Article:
Do Chillies Kill Your Taste Buds?
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Have you ever wondered why some people have such low spice-tolerance? A little hint of chilli, and their mouths are on fire, their ears are burning, their tongues are numb, and tears are streaming down their faces. There has also been the long-enduring belief that people who can tolerate chillies and enjoy them are unable to enjoy any other subtler flavours. So much so that legendary chef Julia Child believed (incorrectly) that chillies "literally" burned out people's taste buds, preventing them from enjoying other flavors. It turns out that this is not really true.

We should know that "spicy" is not one of the five basic tastes we can sense. Those five are sweet, salty, bitter, sour, and umami (savory). So, what exactly is spicy in our brain's opinion? Spicy is not so much a taste signal as it is a pain signal. Yup, pain.  

Let’s unpack that a little bit. We know that the tongue has about 10,000 taste buds. On these taste buds are microscopic receptors that allow us to taste things. The tongue also has pain receptors—called VR1 or TrpV1 receptors—that detect both temperature and pain. "Spicy" is a feeling that is registered by these receptors. Now, you may have heard of a chemical substance called capsaicin, which is the active ingredient in spicy peppers. When spicy food hits your tongue, this capsaicin is what hits the receptors. The Scoville Scale that you have no doubt heard of, thanks to the famous YouTube show Hot Ones, is in fact used to measure the capsaicin levels in every pepper, from humble bell peppers to scorching Ghost peppers. The more Scoville Heat Units a pepper has, the higher the heat intensity (and the longer you’ll be in pain).

Capsaicin is released from the membranes of the chilli peppers, and the receptors register it as things literally heating up. And the brain reacts as it would in the case of a real fire: it triggers your body's fight-or-flight response. Your heart races, you start to sweat, and endorphins rush to the scene to help you deal with these noxious stimuli. the numbness that you feel? Well. That’s the work of the endorphins, valiantly trying to block the pain.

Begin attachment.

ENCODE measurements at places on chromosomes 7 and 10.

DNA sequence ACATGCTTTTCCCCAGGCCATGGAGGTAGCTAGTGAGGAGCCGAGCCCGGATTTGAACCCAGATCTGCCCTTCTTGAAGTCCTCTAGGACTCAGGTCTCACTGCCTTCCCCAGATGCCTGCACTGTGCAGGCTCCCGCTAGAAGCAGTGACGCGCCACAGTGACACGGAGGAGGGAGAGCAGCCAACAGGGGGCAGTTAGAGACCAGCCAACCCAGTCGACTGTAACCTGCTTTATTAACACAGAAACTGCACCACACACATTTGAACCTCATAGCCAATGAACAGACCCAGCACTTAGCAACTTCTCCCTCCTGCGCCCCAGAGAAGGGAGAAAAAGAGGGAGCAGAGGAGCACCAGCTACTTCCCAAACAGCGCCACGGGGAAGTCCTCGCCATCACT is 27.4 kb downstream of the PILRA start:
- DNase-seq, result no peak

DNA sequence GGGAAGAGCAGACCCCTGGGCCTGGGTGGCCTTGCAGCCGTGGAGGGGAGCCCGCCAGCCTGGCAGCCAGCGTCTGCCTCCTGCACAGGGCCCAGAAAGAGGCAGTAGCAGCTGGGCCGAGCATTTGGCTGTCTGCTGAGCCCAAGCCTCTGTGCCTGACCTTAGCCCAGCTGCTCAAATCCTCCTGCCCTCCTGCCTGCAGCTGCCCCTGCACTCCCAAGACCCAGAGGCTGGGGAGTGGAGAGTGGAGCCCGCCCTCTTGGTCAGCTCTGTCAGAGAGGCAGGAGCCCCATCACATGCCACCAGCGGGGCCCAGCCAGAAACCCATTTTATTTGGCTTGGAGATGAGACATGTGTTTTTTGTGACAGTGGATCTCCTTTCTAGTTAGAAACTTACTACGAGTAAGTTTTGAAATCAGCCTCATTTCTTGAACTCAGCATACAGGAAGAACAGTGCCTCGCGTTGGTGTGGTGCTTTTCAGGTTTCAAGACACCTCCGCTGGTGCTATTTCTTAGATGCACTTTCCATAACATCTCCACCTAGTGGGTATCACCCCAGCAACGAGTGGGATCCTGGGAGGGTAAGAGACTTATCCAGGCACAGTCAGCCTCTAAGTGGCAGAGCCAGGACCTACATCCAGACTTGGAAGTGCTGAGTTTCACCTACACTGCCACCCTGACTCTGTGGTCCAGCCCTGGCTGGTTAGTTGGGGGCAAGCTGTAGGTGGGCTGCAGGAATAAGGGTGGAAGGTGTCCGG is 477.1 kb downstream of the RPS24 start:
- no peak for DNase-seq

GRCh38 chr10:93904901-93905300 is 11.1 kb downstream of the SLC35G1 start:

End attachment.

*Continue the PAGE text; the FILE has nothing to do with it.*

But does eating loads and loads of capsaicin (well, chillies/spicy food) actually cause any damage at all? Here’s the good news: No, it does not. Even in the most severe cases of spice abuse, the numbness usually goes away within 24 hours. It’s the feeling of numbness that has caused people to think that spicy food kills taste buds. It is because taste and heat are two different sensations and, as such, are interpreted by two different types of receptors. Capsaicin only triggers the heat-sensing receptors; your taste buds remain unaffected. There is, of course, truth to the fact that as we age, we are in fact unable to taste as well as we used to. simply because as we age, so do our taste buds. Like most cells, during their younger years, taste buds are able to replace themselves as they age. But, over time, many of them run out of steam and do not regenerate. They become less dense and less sensitive. This general, physiological decline is usually misattributed to the eating of "all those chillies and spicy food" because, philosophically, eating such obviously noxious food registers to us as behaviour outside the norm, perhaps even sinful.  

How do we then develop a taste for spicy food if we are currently completely intolerant? As with anything, slowly. You can start off with a few chilli flakes on your pizza, or a sliver of a green chilli in your daal. Over time, the receptors we spoke of earlier build a degree of resistance to the toxin, so that your experience of the spice is not as pronounced as it was initially. And while you are at it, keep a glass of milk close by. As we are sure you have heard, "water makes it worse." It actually makes it worse. Capsaicin is water-insoluble, so what you are essentially doing is allowing the capsaicin to spread further on the tongue. Milk, on the other hand, has fat and casein, in which capsaicin can dissolve. Go for a sugary drink or wine because the sugars prevent capsaicin from attaching itself to the pain receptors. But always, always avoid going for the water if you are feeling the heat. 

Even though it has been demonstrated that excessive chillies can decrease libido, don’t worry. Your taste buds will be just fine.